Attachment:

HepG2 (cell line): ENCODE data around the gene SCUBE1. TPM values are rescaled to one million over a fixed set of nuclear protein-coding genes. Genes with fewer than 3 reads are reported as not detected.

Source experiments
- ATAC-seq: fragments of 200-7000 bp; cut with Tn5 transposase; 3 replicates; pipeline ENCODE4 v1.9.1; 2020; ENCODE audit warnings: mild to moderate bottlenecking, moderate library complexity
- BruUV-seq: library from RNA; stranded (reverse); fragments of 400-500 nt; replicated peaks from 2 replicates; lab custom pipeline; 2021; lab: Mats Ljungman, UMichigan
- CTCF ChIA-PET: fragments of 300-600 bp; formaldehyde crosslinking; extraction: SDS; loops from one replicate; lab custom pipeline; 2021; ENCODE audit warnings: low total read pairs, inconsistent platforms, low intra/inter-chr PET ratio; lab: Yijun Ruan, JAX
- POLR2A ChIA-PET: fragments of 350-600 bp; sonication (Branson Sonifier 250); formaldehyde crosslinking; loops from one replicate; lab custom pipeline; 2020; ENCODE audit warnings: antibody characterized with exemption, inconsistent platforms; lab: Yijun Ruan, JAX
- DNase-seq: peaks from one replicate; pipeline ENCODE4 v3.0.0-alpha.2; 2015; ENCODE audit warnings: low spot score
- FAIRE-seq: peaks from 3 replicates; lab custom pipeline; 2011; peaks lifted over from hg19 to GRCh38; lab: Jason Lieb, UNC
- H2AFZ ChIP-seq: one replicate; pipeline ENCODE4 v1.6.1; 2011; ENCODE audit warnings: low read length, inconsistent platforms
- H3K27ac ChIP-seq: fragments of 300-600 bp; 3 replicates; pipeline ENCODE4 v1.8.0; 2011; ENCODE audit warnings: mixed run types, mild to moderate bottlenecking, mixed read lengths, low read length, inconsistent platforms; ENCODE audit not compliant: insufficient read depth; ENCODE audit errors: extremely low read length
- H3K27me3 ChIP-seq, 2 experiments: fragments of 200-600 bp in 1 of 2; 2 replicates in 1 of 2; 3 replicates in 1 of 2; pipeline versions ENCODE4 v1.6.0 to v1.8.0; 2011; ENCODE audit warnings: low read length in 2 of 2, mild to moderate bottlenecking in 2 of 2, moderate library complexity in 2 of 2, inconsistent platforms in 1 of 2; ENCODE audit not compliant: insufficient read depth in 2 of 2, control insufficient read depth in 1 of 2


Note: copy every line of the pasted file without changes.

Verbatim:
HepG2 (cell line): ENCODE data around the gene SCUBE1. TPM values are rescaled to one million over a fixed set of nuclear protein-coding genes. Genes with fewer than 3 reads are reported as not detected.

Source experiments
- ATAC-seq: fragments of 200-7000 bp; cut with Tn5 transposase; 3 replicates; pipeline ENCODE4 v1.9.1; 2020; ENCODE audit warnings: mild to moderate bottlenecking, moderate library complexity
- BruUV-seq: library from RNA; stranded (reverse); fragments of 400-500 nt; replicated peaks from 2 replicates; lab custom pipeline; 2021; lab: Mats Ljungman, UMichigan
- CTCF ChIA-PET: fragments of 300-600 bp; formaldehyde crosslinking; extraction: SDS; loops from one replicate; lab custom pipeline; 2021; ENCODE audit warnings: low total read pairs, inconsistent platforms, low intra/inter-chr PET ratio; lab: Yijun Ruan, JAX
- POLR2A ChIA-PET: fragments of 350-600 bp; sonication (Branson Sonifier 250); formaldehyde crosslinking; loops from one replicate; lab custom pipeline; 2020; ENCODE audit warnings: antibody characterized with exemption, inconsistent platforms; lab: Yijun Ruan, JAX
- DNase-seq: peaks from one replicate; pipeline ENCODE4 v3.0.0-alpha.2; 2015; ENCODE audit warnings: low spot score
- FAIRE-seq: peaks from 3 replicates; lab custom pipeline; 2011; peaks lifted over from hg19 to GRCh38; lab: Jason Lieb, UNC
- H2AFZ ChIP-seq: one replicate; pipeline ENCODE4 v1.6.1; 2011; ENCODE audit warnings: low read length, inconsistent platforms
- H3K27ac ChIP-seq: fragments of 300-600 bp; 3 replicates; pipeline ENCODE4 v1.8.0; 2011; ENCODE audit warnings: mixed run types, mild to moderate bottlenecking, mixed read lengths, low read length, inconsistent platforms; ENCODE audit not compliant: insufficient read depth; ENCODE audit errors: extremely low read length
- H3K27me3 ChIP-seq, 2 experiments: fragments of 200-600 bp in 1 of 2; 2 replicates in 1 of 2; 3 replicates in 1 of 2; pipeline versions ENCODE4 v1.6.0 to v1.8.0; 2011; ENCODE audit warnings: low read length in 2 of 2, mild to moderate bottlenecking in 2 of 2, moderate library complexity in 2 of 2, inconsistent platforms in 1 of 2; ENCODE audit not compliant: insufficient read depth in 2 of 2, control insufficient read depth in 1 of 2